ArtsAutosBooksBusinessEducationEntertainmentFamilyFashionFoodGamesGenderHealthHolidaysHomeHubPagesPersonal FinancePetsPoliticsReligionSportsTechnologyTravel
  • »
  • Education and Science»
  • Life Sciences»
  • Marine Biology»
  • Marine Life

The Great White Shark - The World's Largest Underwater Predator

Updated on October 5, 2017

The World's Largest Predatory Fish - The Great White Shark

Great White Shark Cave Diving
Great White Shark Cave Diving | Source

The most feared animal all over the world, the Great White Shark is undeniably the biggest monster in the current history of the world. It is an animal which some people have a phobia for; and for those of use who have never seenthem, hearing about them sends an andrenaline through our spines.

Neverteless, it is good to know more about this underwater mammal of which some facts will make you reconsider why this animal is called a killer machine.

The world’s largest predatory fish, it measures at a length of 12-16 feet reaching to lengths of 19-21 feet with 300 teeth located in its mouth looking like razor-shaped dagger. It is no wonder this shark is the most feared animal in the world. This animal can use and lose more than 100 teeth in its lifetime.

It has earned several nicknames due to its menacing face and huge figure coupled with terrifying news surrounding it. It is known by other names such as a killer machine, man-eater, white pointer, blue pointer and manila shark. In the scientific field it is referred to as Carcharodon Carcharias.



Length and Weight of Great White Shark

The average length of the Great white shark is 11-13 feet though it can exceed to reach lengths of 25 feet. The average weight is 1500-1814kg though there are reports which indicate of Great white sharks exceeding the average weight to weigh 3,175kg.

Source

The Composition of Great White Shark’s Teeth

An adult Great white shark’s teeth measures one-and-half inches to two inches long though in rarely cases, there are Great white sharks whose teeth have exceeded such lengths to reaching two-and-half inches long.

What is perhaps feared the most of this animal more than its menacing figure is its teeth. The teeth are long, razor-shaped and the edges are serrated. The teeth are triangular in shape.

So, how many teeth do Great white sharks have? There are conflicting figures as to the number of teeth a Great white shark have though they would seem to indicate the minimum number of teeth sharks have. Is it 300 or 3,000? Most reports seem to indicate the Great white shark has 3,000 teeth. However, one fact is true that Great whites can lose more than 100 teeth in its lifetime. There are studies which have put the number to over 300, the teeth a Great white shark can lose in its lifetime.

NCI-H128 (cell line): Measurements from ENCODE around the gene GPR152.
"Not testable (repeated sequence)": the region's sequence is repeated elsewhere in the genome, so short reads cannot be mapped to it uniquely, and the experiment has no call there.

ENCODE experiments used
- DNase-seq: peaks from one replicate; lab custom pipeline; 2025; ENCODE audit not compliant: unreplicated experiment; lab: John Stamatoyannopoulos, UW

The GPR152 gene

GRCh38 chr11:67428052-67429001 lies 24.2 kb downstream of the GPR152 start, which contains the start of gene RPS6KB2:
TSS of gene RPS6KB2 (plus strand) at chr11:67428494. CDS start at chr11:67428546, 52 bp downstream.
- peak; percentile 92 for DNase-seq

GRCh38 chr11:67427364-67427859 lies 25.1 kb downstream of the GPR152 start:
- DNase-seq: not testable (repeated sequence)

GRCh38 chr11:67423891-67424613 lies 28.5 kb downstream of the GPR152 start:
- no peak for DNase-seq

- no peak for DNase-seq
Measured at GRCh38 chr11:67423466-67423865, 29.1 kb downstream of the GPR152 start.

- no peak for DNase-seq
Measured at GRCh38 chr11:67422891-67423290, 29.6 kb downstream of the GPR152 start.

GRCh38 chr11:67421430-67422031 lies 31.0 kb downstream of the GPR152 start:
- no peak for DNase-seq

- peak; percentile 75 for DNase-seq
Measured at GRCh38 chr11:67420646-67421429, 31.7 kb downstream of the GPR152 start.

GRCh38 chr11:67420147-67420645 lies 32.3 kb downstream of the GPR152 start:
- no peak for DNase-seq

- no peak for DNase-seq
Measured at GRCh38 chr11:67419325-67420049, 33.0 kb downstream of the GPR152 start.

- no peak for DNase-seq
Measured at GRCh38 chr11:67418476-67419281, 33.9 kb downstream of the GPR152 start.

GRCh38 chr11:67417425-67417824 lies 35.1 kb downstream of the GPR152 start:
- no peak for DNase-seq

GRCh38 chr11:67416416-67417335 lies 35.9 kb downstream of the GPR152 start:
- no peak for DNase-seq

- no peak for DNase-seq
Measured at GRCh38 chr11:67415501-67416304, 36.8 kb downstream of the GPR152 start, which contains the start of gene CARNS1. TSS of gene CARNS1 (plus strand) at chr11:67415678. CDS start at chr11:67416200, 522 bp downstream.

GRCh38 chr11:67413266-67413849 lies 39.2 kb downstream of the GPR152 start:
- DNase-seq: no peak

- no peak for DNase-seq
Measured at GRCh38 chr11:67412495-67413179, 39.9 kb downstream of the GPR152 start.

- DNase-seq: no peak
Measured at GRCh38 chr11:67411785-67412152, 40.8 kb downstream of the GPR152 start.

Shark’s-world states, “The amount of teeth that sharks have vary according to the species, from 5 to 15 rows of teeth in each jaw.

Sharks teeth take about one week to fall, as they do not have roots to hold them as human teeth.

When they fall, the tooth behind moves to replace them. The teeth grow in rows as the back rows move forward. This is in order to replace the lost teeth or the old ones.

This process does not take more than 24 hours.” (Sharks-world)

An interesting fact about the Great white’s jaws is that they are not fixed or firmly held as those of human beings. The upper and lower jaws move separately. This allows the shark to have a firm grip of the prey as the lower jaw moves forward. This way, the shark is able to take large bites of the prey as the shark does not chew meat. An adult shark can swallow the whole of a prey or in large bites.

Great white shark bites fishing boat
Great white shark bites fishing boat | Source

Reproduction Process

Male and female white sharks mature at different times. Males mature earlier than females. They mature at around 9 years while females mature lately between 13-15 years. The females breed late in their lives at around 20 years.

There is so much that is unknown about white sharks especially their reproductive process. The little known fact about the female white shark is that it gives birth through the process known as ovoviviparous. This is explained by Dictionary.com as “producing eggs that are hatched within the body, so that the young are born alive but without placental attachment, as certain reptiles or fishes.”


Howstuffworks clearly explains how this process takes place: “The great white shark is ovoviviparous, which means that the shark grows in an egg, which is then hatched inside the mother. Shortly thereafter, the shark pup is born. While in the womb, great white shark embryos feast on unfertilized eggs, a practice known as oophagy. It doesn’t appear that they eat the fertilized eggs, as a few other species of shark has been known to do, but they may swallow their own teeth when they lose them for calcium.”